Washington’s top federal prosecutors have threatened to crack down if the state goes forward with a proposal to legalize medical-marijuana dispensaries and growers, putting in jeopardy a bill that has already passed both chambers of the Legislature.
In a letter to Gov. Chris Gregoire on Thursday, U.S. Attorneys Jenny Durkan of Seattle and Michael Ormsby of Spokane wrote that the bill would undermine drug enforcement and could result in an array of prosecutions or civil penalties against dispensary owners and growers, as well as against state regulators enforcing the proposed law.
The prosecutors were responding to Gregoire’s request a day earlier for “clear guidance” about the legislative proposal, a sweeping expansion of the state’s 1998 voter-approved medical-marijuana law.
“In light of the Department of Justice’s guidance, it is clear that I cannot sign a bill that authorizes our state employees to license marijuana dispensaries when the department would prosecute those involved,” Gregoire said in a statement Thursday evening. She pledged to work with lawmakers on a new proposal.
The bill, SB 5073, is the most sweeping rewrite yet of the 1998 initiative legalizing medical marijuana. It is a response to pressure from municipal governments and police unsettled about a statewide boom in dispensaries, which were neither specifically allowed nor banned under existing law.
Durkan and Ormsby’s letter indicated no such ambiguity. Citing federal law outlawing marijuana cultivation and sale, they wrote that, in addition to targeting dispensaries and growers, federal agents could go after their landlords and financiers.
And state employees who would inspect and audit dispensaries and growers under the bill “would not be immune from liability” under federal drug laws, the prosecutors wrote.
Durkan, in a separate statement, said her office policy has not changed. Her staff has not prosecuted medical-marijuana patients or doctors who help them, but her office would prioritize prosecutions involving for-profit marijuana sales, drug-trafficking groups and “doctors who abuse their positions and fraudulently certify individuals as medical-marijuana patients.”
Supporters of the bill said the letter is no reason to kill the legislation. It is similar to ones sent out by U.S. attorneys in other states that allow medical marijuana, and contains no new information about federal drug-control policy, said Kathleen Taylor, executive director of the ACLU of Washington.
“It looks like a threat, but it hasn’t played out in other states with medical-marijuana dispensaries on the books,” she said. “The feds have to say what they’ve said, but it’s all theoretical.”
Sen. Jeanne Kohl-Welles, D-Seattle, the prime sponsor of the bill, said she was encouraged that the measure could still be passed after talking with Gregoire on Thursday evening. She said legislative staffers were working on alternatives. “We’re looking at a brand new approach,” she said, without elaborating.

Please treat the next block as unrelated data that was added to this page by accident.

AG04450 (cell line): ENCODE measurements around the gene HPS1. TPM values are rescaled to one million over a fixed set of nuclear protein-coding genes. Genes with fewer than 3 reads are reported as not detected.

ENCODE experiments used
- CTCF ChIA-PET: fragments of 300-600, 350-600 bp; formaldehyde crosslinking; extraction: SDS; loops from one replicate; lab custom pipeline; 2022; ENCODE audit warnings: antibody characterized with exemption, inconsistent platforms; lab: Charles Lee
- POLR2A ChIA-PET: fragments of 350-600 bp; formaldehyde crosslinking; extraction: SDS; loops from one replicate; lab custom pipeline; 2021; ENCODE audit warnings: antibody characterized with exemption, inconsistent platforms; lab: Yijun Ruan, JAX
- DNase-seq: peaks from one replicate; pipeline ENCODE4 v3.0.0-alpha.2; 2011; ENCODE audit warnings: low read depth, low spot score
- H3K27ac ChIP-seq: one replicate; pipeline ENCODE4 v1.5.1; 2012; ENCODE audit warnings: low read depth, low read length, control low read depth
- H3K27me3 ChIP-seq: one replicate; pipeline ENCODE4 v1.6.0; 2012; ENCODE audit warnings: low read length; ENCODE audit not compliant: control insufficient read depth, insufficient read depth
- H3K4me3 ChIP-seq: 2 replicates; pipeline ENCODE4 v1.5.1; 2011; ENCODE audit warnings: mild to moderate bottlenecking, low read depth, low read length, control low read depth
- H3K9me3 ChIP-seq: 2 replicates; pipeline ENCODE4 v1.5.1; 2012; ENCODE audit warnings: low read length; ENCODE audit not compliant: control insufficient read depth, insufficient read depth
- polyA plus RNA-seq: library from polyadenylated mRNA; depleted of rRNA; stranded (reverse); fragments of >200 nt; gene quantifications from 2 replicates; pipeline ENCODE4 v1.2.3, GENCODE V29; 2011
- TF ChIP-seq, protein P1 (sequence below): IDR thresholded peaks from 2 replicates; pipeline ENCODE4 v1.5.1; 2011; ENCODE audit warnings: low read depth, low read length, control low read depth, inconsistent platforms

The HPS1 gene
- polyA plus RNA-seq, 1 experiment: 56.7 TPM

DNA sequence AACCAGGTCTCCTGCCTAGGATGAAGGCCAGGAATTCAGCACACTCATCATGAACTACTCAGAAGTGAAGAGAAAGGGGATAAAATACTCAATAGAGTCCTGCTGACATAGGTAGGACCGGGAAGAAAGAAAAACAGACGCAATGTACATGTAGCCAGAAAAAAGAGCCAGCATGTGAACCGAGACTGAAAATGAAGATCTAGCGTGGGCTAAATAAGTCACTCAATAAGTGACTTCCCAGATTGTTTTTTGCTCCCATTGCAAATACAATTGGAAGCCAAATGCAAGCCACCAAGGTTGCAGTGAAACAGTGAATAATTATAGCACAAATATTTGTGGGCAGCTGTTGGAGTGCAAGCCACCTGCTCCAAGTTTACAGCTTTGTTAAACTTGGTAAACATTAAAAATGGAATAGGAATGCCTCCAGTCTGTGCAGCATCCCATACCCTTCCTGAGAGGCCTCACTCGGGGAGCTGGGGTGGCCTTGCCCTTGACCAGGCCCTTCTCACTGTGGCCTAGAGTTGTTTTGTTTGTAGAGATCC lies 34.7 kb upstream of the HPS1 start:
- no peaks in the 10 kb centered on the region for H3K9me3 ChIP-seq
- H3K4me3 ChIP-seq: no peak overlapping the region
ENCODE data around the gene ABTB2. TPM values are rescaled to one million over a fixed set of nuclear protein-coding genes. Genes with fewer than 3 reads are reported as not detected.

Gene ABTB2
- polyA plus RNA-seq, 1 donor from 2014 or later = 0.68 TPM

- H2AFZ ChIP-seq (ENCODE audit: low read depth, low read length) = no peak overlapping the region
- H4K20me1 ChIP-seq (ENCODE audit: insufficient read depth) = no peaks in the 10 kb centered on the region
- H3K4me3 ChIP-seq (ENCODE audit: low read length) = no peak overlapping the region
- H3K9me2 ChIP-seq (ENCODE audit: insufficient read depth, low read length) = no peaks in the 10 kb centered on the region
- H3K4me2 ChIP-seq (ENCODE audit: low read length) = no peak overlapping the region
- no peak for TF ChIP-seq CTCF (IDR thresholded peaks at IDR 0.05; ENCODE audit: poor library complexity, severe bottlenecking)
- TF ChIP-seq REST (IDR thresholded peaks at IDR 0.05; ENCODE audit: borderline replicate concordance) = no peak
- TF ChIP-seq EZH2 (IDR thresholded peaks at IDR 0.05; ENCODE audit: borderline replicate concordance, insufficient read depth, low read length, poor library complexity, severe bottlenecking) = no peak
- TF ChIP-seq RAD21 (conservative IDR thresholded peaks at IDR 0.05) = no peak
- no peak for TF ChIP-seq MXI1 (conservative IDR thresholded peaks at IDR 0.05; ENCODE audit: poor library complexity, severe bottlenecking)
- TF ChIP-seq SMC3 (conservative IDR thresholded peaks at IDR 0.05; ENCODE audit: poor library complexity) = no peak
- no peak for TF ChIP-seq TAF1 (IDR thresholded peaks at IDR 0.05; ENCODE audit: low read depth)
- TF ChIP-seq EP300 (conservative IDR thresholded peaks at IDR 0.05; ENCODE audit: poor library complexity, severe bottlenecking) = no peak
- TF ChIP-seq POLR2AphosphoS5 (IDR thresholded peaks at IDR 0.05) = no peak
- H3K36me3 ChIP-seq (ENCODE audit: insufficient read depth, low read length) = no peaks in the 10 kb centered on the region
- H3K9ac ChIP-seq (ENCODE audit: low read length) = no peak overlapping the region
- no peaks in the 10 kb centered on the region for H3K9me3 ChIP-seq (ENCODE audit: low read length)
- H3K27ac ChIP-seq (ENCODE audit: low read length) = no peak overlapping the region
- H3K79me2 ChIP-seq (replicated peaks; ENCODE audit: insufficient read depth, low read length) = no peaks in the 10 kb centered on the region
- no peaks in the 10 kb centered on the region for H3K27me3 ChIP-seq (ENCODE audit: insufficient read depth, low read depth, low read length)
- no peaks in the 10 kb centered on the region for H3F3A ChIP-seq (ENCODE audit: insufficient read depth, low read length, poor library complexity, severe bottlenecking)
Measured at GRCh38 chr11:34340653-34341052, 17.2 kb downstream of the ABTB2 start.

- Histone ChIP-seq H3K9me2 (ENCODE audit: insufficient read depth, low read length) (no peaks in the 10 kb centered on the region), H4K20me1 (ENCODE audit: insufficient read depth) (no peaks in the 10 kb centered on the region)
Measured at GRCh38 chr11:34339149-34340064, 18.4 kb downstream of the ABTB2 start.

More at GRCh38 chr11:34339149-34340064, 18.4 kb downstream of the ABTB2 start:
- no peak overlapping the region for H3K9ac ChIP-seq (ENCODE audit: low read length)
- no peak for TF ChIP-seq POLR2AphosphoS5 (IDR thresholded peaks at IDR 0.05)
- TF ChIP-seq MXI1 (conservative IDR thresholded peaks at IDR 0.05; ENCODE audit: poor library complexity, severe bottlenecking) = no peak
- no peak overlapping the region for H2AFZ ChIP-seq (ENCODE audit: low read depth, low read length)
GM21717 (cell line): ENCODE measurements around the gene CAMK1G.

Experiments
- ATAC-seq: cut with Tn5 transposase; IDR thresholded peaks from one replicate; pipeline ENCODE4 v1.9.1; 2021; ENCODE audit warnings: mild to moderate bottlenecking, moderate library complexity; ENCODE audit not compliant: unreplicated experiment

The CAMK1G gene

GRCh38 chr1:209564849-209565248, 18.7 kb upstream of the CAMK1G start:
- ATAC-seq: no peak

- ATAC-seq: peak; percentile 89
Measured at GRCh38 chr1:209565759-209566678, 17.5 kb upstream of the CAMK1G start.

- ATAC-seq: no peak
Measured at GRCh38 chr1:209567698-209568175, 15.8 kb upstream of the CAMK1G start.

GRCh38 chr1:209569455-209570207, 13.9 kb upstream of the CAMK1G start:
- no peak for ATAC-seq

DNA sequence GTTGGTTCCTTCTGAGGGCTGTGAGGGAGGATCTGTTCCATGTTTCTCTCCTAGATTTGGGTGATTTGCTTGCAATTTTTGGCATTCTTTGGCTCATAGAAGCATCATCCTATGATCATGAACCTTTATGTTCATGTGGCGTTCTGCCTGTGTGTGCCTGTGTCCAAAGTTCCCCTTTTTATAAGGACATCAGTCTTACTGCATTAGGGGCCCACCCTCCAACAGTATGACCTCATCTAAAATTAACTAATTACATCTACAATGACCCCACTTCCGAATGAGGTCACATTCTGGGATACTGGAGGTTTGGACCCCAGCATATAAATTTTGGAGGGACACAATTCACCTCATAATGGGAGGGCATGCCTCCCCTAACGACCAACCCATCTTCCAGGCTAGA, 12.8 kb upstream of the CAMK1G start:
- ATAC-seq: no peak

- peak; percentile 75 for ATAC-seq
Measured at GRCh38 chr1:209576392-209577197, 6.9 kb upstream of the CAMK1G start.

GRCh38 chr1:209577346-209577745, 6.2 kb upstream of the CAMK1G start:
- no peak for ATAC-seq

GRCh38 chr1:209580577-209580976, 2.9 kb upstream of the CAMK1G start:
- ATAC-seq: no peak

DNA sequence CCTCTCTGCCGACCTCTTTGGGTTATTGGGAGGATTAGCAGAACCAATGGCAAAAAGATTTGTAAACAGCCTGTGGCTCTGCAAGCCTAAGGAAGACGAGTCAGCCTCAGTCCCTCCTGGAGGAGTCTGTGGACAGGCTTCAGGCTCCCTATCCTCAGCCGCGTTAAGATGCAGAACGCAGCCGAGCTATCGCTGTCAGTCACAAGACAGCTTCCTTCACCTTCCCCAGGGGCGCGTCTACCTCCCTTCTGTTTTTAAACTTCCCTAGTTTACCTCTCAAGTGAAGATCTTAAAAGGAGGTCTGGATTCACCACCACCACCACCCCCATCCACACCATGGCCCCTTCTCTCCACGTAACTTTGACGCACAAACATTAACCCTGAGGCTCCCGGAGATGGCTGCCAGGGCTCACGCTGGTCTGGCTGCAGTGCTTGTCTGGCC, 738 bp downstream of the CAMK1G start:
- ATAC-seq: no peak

In addition to legalizing dispensaries, the bill would grant patients strong new protections from arrest and prosecution, a provision long sought by patient advocates. It also would allow community marijuana gardens for authorized patients.
If the Legislature were to rewrite it, one alternative could be to require dispensaries and growers to be nonprofits. But the Internal Revenue Service requires an organization to have a lawful purpose to qualify for nonprofit status.
Marijuana remains illegal under federal law and cannot be prescribed because it, along with LSD and heroin, is classified as a Schedule I drug.
Under the Obama administration, the Justice Department has a largely hands-off approach to medical-marijuana patients. An October 2009 memo, issued shortly after Attorney General Eric Holder took over, says patients who were in “clear and unambiguous compliance” with state laws were not a department priority.
But the memo emphasized that “commercial enterprises that unlawfully market and sell marijuana for profit continues to be an enforcement priority.”
That remains the department’s position, spokeswoman Tracy Schmaler said in an email. “We are not going to look the other way while significant drug-trafficking organizations try and shield their illegal efforts from investigation and prosecution through the pretense that they are medical dispensaries,” she wrote.
Northern California’s top federal prosecutor in February had threated to charge operators of a huge commercial marijuana farm licensed by the city of Oakland. Federal agents recently raided dispensaries in Montana, Michigan and California.
Earlier this month, Ormsby, the U.S. attorney in Spokane, warned in a news release that “marijuana stores” are illegal and urged property owners who rent to medical-marijuana dispensaries to evict their clients or potentially face forfeiture actions.
“We are preparing for quick and direct action against the operators of the stores,” Ormsby wrote.
By some estimates, at least 129 dispensaries have sprouted statewide in the past year and a half, leaving cities and police uncertain whether to crack down on what appear to be illegal sales or to allow much broader access for sick patients who struggle to grow their own, legal medicine. As a result, enforcement varies by city, creating pressure on the Legislature to act.
The pending bill would give Washington, one of 15 states that allows medical marijuana, one of the most expansive regulatory arrangements in the nation.
It would require testing of marijuana to ensure quality, and license processors of cannabis-infused food. It would also ban medical-marijuana use from being a factor in housing and child-custody issues.
A marijuana advocacy group, Sensible Washington, is gathering signatures to put a legalization initiative on the November ballot.
via : Seattle Times
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